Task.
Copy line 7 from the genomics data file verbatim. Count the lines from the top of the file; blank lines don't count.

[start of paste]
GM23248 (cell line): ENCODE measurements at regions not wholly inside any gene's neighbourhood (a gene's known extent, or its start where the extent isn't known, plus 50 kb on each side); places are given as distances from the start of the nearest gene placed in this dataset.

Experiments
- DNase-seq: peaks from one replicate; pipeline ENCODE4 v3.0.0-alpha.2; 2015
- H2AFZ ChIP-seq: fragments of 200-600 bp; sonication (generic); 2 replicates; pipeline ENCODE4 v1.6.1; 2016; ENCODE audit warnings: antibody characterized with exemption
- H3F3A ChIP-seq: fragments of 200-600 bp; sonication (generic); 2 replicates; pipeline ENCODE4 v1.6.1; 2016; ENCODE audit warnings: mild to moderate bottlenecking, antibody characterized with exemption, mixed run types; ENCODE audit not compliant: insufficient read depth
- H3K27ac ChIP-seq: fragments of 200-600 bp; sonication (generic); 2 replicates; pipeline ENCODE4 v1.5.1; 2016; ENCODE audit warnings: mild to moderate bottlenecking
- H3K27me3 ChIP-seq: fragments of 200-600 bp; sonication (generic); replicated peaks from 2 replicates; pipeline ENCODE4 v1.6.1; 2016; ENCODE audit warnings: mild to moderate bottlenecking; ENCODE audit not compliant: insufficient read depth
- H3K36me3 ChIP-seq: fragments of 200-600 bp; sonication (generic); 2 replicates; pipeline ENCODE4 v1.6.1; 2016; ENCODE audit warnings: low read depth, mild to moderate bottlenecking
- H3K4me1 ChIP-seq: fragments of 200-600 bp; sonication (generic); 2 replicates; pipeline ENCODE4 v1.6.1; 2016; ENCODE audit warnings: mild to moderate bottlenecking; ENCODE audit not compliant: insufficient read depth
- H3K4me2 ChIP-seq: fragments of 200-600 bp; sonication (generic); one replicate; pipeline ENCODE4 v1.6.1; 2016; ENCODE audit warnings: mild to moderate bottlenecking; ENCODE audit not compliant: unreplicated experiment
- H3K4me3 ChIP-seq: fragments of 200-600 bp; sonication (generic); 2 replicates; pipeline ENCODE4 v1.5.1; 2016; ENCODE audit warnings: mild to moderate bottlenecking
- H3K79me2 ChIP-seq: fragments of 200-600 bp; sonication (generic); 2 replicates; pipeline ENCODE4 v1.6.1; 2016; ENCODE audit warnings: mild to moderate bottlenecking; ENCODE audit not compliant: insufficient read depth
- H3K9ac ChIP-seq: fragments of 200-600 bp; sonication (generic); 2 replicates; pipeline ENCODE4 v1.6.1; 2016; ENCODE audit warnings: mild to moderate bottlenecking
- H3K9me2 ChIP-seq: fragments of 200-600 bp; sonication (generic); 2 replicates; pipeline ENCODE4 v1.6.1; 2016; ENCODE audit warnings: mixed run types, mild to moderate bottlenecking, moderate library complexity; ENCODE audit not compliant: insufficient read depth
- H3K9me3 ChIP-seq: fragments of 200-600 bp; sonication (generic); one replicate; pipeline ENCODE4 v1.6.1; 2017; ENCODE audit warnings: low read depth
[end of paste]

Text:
- H3K27me3 ChIP-seq: fragments of 200-600 bp; sonication (generic); replicated peaks from 2 replicates; pipeline ENCODE4 v1.6.1; 2016; ENCODE audit warnings: mild to moderate bottlenecking; ENCODE audit not compliant: insufficient read depth